Fitzgerald claims, therefore, that Adolf Hitler met the criteria for autistic psychopathy described by Hans Asperger, and was not schizophrenic.[13]

Addiction to amphetamine

Hitler began using amphetamine occasionally after 1937 and became addicted to amphetamine after the late summer of 1942.[citation needed] Albert Speer stated he thought this was the most likely cause of the later rigidity of Hitler’s decision making (never allowing retreats). [14]


In a 1980 article, the German historian Hans-Ulrich Wehler was highly dismissive of all theories that sought to explain Nazi Germany as due to some defect, medical or otherwise in Hitler. Wehler wrote:

"Does our understanding of National Socialist policies really depend on whether Hitler had only one testicle?...Perhaps the Führer had three, which made things difficult for him, who knows?...Even if Hitler could be regarded irrefutably as a sado-masochist, which scientific interest does that further?...Does the 'Final Solution of the Jewish Question' thus become more easily understandable or the 'twisted road to Auschwitz' become the one-way street of a psychopath in power?"[15]

In Wehler's opinion, besides the problem that such theories about Hitler's medical condition were extremely difficult to prove, the problem was that they had the effect of personalizing the phenomena of Nazi Germany by more or less attributing everything that happened in the Third Reich to one flawed individual.[15] Echoing Wehler's views, the British historian Sir Ian Kershaw argued that it was better to take a broader view of German history by seeking to examine what social forces led to the Third Reich and its policies, as opposed to the "personalized" explanations for the Holocaust and World War II.[15] In his 1998 book Explaining Hitler: The Search for the Origins of His Evil, the American journalist Ron Rosenbaum sarcastically remarked that theories concerning Hitler's mental state and sexual activity shed more light on the theorists than on Hitler.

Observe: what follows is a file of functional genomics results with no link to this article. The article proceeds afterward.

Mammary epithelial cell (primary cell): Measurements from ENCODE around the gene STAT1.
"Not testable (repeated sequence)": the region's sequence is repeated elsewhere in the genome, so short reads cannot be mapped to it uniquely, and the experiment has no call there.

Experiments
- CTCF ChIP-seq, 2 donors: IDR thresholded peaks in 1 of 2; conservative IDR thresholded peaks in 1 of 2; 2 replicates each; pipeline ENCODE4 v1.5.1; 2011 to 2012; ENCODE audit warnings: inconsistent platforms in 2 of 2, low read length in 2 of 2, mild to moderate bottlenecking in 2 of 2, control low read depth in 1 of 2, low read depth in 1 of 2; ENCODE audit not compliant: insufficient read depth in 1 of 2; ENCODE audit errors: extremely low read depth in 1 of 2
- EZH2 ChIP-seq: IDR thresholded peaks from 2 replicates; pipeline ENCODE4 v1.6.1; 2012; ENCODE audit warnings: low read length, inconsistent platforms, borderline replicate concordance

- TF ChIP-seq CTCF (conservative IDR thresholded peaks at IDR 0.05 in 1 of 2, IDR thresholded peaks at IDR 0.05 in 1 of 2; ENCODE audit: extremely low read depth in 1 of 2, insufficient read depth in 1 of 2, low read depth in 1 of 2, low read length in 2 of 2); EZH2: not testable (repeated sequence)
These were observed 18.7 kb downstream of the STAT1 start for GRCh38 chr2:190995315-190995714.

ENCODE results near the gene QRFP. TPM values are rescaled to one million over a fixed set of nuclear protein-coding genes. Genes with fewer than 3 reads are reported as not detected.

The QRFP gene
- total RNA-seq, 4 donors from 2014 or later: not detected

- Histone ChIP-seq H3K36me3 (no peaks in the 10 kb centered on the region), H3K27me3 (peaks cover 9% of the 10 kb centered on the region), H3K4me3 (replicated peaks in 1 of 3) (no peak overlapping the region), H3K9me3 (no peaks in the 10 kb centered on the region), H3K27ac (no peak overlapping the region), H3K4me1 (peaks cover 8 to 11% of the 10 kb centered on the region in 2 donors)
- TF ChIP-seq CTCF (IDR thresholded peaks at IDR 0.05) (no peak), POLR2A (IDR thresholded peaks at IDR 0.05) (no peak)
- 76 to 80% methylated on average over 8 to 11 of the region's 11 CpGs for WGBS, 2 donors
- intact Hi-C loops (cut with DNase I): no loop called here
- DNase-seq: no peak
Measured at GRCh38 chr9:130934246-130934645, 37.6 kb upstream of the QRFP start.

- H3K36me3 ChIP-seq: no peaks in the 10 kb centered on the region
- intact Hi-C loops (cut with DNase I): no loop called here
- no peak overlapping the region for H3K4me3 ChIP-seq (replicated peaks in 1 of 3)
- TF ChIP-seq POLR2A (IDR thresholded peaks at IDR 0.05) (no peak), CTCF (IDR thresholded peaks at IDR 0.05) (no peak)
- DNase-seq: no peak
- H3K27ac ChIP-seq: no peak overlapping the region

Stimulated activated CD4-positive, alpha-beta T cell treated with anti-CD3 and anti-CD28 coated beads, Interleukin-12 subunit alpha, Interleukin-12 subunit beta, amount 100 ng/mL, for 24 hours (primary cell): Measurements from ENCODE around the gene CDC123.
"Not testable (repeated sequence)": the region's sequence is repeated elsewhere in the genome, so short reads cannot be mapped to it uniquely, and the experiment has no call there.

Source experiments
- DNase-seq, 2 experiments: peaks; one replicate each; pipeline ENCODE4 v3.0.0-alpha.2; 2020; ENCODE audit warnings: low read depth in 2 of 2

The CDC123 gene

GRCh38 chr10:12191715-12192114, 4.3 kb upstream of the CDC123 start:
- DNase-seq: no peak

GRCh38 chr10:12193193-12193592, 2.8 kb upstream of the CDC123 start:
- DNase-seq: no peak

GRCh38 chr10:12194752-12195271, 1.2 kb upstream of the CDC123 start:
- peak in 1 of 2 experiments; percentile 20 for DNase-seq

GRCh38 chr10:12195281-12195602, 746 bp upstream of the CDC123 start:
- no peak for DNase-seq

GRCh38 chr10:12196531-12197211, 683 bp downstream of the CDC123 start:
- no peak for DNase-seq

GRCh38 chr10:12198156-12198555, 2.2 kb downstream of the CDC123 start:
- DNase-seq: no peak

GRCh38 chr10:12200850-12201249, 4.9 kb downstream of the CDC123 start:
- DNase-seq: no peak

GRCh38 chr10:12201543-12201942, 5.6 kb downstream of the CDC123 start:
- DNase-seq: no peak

1. ^ Anton Joachimstaler (1999). The last days of Hitler: the legends, the evidence, the truth. Arms & Armour Press. ISBN 1-86019-902-X. 
  2. ^ BBC NEWS | Health | Hitler syphilis theory revived
  3. ^ Mein Kampf: Causes of the Collapse
  4. ^,M1
  5. ^
  6. ^ See a documentary video file produced by the Armed Forces in the late 1940s about the very serious number of cases of the disease reported in Europe and the United States in the early part of the century.
  7. ^ Kessel, Joseph. The Man With the Miraculous Hands: The Fantastic Story of Felix Kersten, Himmler's Private Doctor. Classics of War Series. Springfield, NJ: Burford Books, 2004. ISBN 1580801226.
  8. ^
  9. ^ Bezymensky L. A. Operatsija "Mif" ili skolko raz choronili Gitlera. Moscow 1995
  10. ^ Ian Kershaw (2000). Hitler 1936-1945: Nemesis. Penguin Press. ISBN 0-393-32252-1. 
  11. ^ Heinz Linge, Roger Moorehouse (2009). With Hitler to the End: The Memoir of Hitler's Valet. Skyhorse Publishing. ISBN 1-602-39804-6. 
  12. ^ Fitzgerald, Michael (2004). Autism and creativity: is there a link between autism in men and exceptional ability?. East Sussex: Brunner-Routledge. ISBN 1583912134.  p. 27
  13. ^ a b c Fitzgerald, Michael (2004). Autism and Creativity: Is There a Link between Autism in Men and Exceptional Ability? pp. 25–27
  14. ^ Heston, Leonard L., M.D. The Medical Casebook of Adolph Hitler: His Illnesses, Doctors and Drugs (Introduction by Albert Speer) New York:1980 Chapter 8 Pages 125-142
  15. ^ a b c Kershaw, Ian The Nazi Dictatorship : Problems and Perspectives of Interpretation, London : Arnold 2000 page 72.

Further reading

Medical books